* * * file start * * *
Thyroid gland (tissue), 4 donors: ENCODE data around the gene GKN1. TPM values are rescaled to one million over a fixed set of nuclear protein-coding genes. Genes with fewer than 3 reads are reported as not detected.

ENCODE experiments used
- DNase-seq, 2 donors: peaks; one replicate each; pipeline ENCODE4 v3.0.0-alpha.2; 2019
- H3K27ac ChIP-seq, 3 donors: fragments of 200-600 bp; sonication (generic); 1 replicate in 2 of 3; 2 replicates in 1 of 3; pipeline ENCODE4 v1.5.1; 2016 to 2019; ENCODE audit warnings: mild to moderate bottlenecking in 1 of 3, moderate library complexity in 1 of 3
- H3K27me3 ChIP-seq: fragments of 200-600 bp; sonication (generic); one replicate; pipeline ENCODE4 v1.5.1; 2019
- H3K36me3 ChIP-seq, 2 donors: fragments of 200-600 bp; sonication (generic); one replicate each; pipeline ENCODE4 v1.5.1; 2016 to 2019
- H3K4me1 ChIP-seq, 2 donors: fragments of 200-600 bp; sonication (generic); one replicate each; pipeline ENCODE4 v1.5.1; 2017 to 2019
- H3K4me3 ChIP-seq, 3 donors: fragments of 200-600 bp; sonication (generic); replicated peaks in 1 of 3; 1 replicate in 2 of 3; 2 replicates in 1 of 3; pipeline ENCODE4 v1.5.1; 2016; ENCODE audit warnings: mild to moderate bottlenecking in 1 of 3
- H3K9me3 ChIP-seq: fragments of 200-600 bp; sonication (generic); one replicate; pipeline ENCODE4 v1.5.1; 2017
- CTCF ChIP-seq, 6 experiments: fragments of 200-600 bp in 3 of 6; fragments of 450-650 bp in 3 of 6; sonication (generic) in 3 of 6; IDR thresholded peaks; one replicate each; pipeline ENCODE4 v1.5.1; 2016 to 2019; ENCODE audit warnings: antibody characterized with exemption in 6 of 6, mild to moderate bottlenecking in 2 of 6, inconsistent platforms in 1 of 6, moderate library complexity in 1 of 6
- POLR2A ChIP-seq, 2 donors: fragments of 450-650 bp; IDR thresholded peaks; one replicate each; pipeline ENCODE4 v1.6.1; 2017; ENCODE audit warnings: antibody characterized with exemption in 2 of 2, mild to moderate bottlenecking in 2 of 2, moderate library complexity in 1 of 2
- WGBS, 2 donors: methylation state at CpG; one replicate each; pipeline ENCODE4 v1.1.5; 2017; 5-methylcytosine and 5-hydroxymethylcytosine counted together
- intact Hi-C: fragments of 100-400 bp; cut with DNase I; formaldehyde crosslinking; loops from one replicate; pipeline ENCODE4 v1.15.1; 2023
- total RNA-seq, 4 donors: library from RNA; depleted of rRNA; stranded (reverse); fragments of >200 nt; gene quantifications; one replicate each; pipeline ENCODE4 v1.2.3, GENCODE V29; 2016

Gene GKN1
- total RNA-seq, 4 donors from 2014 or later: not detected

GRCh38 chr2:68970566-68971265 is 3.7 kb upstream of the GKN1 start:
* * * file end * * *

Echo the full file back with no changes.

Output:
Thyroid gland (tissue), 4 donors: ENCODE data around the gene GKN1. TPM values are rescaled to one million over a fixed set of nuclear protein-coding genes. Genes with fewer than 3 reads are reported as not detected.

ENCODE experiments used
- DNase-seq, 2 donors: peaks; one replicate each; pipeline ENCODE4 v3.0.0-alpha.2; 2019
- H3K27ac ChIP-seq, 3 donors: fragments of 200-600 bp; sonication (generic); 1 replicate in 2 of 3; 2 replicates in 1 of 3; pipeline ENCODE4 v1.5.1; 2016 to 2019; ENCODE audit warnings: mild to moderate bottlenecking in 1 of 3, moderate library complexity in 1 of 3
- H3K27me3 ChIP-seq: fragments of 200-600 bp; sonication (generic); one replicate; pipeline ENCODE4 v1.5.1; 2019
- H3K36me3 ChIP-seq, 2 donors: fragments of 200-600 bp; sonication (generic); one replicate each; pipeline ENCODE4 v1.5.1; 2016 to 2019
- H3K4me1 ChIP-seq, 2 donors: fragments of 200-600 bp; sonication (generic); one replicate each; pipeline ENCODE4 v1.5.1; 2017 to 2019
- H3K4me3 ChIP-seq, 3 donors: fragments of 200-600 bp; sonication (generic); replicated peaks in 1 of 3; 1 replicate in 2 of 3; 2 replicates in 1 of 3; pipeline ENCODE4 v1.5.1; 2016; ENCODE audit warnings: mild to moderate bottlenecking in 1 of 3
- H3K9me3 ChIP-seq: fragments of 200-600 bp; sonication (generic); one replicate; pipeline ENCODE4 v1.5.1; 2017
- CTCF ChIP-seq, 6 experiments: fragments of 200-600 bp in 3 of 6; fragments of 450-650 bp in 3 of 6; sonication (generic) in 3 of 6; IDR thresholded peaks; one replicate each; pipeline ENCODE4 v1.5.1; 2016 to 2019; ENCODE audit warnings: antibody characterized with exemption in 6 of 6, mild to moderate bottlenecking in 2 of 6, inconsistent platforms in 1 of 6, moderate library complexity in 1 of 6
- POLR2A ChIP-seq, 2 donors: fragments of 450-650 bp; IDR thresholded peaks; one replicate each; pipeline ENCODE4 v1.6.1; 2017; ENCODE audit warnings: antibody characterized with exemption in 2 of 2, mild to moderate bottlenecking in 2 of 2, moderate library complexity in 1 of 2
- WGBS, 2 donors: methylation state at CpG; one replicate each; pipeline ENCODE4 v1.1.5; 2017; 5-methylcytosine and 5-hydroxymethylcytosine counted together
- intact Hi-C: fragments of 100-400 bp; cut with DNase I; formaldehyde crosslinking; loops from one replicate; pipeline ENCODE4 v1.15.1; 2023
- total RNA-seq, 4 donors: library from RNA; depleted of rRNA; stranded (reverse); fragments of >200 nt; gene quantifications; one replicate each; pipeline ENCODE4 v1.2.3, GENCODE V29; 2016

Gene GKN1
- total RNA-seq, 4 donors from 2014 or later: not detected

GRCh38 chr2:68970566-68971265 is 3.7 kb upstream of the GKN1 start: